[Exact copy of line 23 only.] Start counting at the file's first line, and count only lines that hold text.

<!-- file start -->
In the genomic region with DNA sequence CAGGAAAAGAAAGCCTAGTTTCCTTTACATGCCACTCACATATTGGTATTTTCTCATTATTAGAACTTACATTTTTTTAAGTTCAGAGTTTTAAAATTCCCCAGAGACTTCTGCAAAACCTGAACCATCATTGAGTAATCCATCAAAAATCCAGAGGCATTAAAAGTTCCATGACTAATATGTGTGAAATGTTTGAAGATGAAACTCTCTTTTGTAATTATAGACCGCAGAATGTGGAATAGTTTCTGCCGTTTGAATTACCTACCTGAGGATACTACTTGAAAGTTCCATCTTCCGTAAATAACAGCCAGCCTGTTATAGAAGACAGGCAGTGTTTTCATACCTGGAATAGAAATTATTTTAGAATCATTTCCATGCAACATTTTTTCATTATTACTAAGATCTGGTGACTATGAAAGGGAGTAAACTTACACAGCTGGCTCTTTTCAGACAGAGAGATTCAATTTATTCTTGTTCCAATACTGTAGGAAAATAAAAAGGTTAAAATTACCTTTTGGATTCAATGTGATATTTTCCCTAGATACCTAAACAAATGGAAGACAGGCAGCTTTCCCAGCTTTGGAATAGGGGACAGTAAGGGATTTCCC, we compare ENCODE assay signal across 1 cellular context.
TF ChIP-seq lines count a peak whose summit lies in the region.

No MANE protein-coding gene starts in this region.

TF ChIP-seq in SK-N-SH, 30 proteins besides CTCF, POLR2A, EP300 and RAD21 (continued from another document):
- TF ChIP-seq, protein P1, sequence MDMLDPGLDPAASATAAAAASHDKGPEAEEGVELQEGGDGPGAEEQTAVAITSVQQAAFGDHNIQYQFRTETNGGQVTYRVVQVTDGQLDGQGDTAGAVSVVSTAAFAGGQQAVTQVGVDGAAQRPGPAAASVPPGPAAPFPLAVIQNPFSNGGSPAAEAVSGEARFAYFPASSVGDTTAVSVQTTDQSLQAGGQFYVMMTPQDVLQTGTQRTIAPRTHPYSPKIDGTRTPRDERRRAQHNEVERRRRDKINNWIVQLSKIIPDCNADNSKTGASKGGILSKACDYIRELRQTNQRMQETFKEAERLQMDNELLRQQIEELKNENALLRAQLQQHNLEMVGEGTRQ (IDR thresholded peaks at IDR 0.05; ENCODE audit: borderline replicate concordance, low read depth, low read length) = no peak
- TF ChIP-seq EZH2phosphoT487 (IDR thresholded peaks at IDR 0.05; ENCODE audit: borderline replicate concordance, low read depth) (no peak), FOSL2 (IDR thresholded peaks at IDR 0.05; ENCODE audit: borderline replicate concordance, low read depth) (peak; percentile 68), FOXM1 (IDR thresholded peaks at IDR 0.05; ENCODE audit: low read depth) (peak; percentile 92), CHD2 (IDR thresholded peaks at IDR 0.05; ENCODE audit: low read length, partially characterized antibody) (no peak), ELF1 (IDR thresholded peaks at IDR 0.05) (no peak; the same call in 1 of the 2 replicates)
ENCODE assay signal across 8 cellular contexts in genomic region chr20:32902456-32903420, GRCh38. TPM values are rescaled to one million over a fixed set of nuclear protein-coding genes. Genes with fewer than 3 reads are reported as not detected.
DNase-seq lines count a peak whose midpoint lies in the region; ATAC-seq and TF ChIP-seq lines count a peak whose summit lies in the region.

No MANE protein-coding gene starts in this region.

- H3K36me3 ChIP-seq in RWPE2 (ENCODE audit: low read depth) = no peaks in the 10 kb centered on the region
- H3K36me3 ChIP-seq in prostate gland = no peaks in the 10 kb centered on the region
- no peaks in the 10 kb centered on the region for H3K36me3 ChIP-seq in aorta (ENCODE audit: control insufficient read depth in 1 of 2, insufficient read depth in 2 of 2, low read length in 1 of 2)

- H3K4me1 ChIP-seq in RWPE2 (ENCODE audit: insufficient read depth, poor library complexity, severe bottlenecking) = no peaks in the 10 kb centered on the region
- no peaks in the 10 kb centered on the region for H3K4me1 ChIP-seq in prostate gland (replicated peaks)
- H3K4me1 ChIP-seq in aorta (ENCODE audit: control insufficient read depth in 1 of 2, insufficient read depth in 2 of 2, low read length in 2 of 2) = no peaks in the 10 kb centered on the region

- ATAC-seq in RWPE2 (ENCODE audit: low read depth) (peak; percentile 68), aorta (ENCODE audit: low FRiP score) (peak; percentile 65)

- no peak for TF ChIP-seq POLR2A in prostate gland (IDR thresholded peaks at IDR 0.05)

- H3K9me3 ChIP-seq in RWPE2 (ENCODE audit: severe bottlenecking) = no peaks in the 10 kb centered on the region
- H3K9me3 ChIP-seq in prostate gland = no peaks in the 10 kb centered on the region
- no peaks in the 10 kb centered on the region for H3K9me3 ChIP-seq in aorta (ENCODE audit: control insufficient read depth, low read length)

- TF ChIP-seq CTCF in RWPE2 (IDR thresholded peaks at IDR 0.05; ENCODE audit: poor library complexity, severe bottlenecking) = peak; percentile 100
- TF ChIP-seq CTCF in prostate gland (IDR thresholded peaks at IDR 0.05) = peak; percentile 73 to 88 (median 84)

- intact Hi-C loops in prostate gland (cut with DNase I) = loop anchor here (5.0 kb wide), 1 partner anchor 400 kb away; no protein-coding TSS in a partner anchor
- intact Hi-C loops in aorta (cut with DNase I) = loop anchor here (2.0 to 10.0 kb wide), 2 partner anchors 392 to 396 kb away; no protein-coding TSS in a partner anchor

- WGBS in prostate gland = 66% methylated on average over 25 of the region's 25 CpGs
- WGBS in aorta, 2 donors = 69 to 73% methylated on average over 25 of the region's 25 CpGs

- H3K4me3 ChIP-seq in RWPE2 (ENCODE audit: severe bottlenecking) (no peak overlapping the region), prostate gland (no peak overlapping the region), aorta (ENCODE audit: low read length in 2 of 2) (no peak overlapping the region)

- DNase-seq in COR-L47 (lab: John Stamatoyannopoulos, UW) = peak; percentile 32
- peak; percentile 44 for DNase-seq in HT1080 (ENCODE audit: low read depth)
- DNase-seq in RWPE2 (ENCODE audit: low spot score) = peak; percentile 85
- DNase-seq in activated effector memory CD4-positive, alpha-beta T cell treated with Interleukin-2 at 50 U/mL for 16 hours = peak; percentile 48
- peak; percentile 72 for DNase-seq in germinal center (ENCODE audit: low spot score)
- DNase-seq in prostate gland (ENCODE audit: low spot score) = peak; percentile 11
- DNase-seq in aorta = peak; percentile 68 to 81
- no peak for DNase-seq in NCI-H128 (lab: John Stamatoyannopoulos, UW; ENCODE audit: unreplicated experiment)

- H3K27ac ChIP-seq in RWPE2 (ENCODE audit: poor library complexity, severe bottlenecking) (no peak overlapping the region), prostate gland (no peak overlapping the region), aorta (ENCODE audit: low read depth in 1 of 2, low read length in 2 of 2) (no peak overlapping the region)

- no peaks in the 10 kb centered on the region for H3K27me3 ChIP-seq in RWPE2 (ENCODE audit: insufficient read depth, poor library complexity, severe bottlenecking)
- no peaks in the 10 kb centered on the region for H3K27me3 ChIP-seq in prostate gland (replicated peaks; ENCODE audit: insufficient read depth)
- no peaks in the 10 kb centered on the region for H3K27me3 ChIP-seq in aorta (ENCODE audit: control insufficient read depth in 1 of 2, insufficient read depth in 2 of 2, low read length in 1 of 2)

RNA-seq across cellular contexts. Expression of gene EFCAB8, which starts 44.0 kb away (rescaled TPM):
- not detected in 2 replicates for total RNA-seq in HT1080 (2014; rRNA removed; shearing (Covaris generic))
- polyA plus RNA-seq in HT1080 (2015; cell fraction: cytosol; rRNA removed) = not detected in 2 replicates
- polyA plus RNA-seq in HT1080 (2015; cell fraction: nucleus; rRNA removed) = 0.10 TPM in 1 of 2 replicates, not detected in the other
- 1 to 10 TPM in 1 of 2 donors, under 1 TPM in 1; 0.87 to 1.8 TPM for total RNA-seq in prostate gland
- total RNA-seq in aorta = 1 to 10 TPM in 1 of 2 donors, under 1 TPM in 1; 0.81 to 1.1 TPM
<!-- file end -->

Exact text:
- intact Hi-C loops in prostate gland (cut with DNase I) = loop anchor here (5.0 kb wide), 1 partner anchor 400 kb away; no protein-coding TSS in a partner anchor